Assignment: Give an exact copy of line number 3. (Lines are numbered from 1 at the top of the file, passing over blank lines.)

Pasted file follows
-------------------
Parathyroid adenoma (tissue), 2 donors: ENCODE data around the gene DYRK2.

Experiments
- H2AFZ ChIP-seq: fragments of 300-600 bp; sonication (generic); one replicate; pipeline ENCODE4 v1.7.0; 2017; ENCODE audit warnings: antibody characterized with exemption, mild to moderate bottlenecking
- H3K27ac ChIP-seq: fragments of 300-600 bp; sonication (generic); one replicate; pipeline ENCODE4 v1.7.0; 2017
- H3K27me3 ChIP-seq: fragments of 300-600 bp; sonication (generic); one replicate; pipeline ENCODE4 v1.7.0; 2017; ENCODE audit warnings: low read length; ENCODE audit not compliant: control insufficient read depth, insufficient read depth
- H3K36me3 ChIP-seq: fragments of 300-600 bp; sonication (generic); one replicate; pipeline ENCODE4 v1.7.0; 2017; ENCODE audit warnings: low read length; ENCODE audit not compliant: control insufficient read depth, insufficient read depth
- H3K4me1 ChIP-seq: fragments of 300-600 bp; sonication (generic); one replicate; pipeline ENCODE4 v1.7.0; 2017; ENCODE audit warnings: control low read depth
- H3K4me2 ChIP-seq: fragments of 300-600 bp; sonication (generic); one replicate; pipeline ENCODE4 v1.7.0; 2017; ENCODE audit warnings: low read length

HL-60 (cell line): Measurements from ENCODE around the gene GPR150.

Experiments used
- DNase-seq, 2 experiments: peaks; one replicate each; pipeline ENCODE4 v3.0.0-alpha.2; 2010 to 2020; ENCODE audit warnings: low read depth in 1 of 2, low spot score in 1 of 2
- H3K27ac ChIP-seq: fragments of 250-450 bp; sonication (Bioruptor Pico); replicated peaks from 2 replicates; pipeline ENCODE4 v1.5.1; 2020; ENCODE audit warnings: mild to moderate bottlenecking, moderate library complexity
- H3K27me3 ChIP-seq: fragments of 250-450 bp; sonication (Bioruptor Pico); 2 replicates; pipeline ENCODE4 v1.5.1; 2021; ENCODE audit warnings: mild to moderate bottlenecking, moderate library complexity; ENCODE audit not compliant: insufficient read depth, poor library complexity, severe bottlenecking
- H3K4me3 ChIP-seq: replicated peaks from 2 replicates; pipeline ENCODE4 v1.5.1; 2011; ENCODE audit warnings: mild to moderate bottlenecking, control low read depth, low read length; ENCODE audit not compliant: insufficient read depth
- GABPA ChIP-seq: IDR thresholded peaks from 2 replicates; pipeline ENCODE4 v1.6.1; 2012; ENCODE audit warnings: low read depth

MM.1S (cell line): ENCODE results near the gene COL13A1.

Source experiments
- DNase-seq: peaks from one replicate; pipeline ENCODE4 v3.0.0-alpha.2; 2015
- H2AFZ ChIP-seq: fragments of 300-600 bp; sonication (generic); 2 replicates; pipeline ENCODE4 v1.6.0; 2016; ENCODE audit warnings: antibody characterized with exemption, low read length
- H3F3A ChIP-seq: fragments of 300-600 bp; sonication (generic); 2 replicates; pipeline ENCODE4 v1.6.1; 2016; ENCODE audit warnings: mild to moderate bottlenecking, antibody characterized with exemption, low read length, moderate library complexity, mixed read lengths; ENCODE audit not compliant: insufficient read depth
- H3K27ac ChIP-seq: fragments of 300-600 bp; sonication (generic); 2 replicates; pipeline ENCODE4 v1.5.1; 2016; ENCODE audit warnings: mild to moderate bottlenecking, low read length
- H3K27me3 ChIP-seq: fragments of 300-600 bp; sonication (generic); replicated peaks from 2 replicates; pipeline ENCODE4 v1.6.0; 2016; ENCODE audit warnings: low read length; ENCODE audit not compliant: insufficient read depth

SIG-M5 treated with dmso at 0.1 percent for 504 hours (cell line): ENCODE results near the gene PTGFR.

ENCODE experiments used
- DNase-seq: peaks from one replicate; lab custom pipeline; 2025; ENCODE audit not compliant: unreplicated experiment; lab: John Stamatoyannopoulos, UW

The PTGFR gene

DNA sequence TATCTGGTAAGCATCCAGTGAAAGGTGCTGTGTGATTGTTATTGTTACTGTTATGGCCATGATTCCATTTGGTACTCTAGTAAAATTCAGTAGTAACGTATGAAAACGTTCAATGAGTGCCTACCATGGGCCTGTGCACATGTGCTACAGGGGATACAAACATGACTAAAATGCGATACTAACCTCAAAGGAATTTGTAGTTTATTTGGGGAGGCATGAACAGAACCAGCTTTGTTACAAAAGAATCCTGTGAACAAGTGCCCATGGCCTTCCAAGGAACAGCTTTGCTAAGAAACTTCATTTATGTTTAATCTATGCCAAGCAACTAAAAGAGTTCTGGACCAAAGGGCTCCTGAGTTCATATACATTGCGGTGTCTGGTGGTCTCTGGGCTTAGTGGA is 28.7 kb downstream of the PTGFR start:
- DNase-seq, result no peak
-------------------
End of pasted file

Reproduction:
- H2AFZ ChIP-seq: fragments of 300-600 bp; sonication (generic); one replicate; pipeline ENCODE4 v1.7.0; 2017; ENCODE audit warnings: antibody characterized with exemption, mild to moderate bottlenecking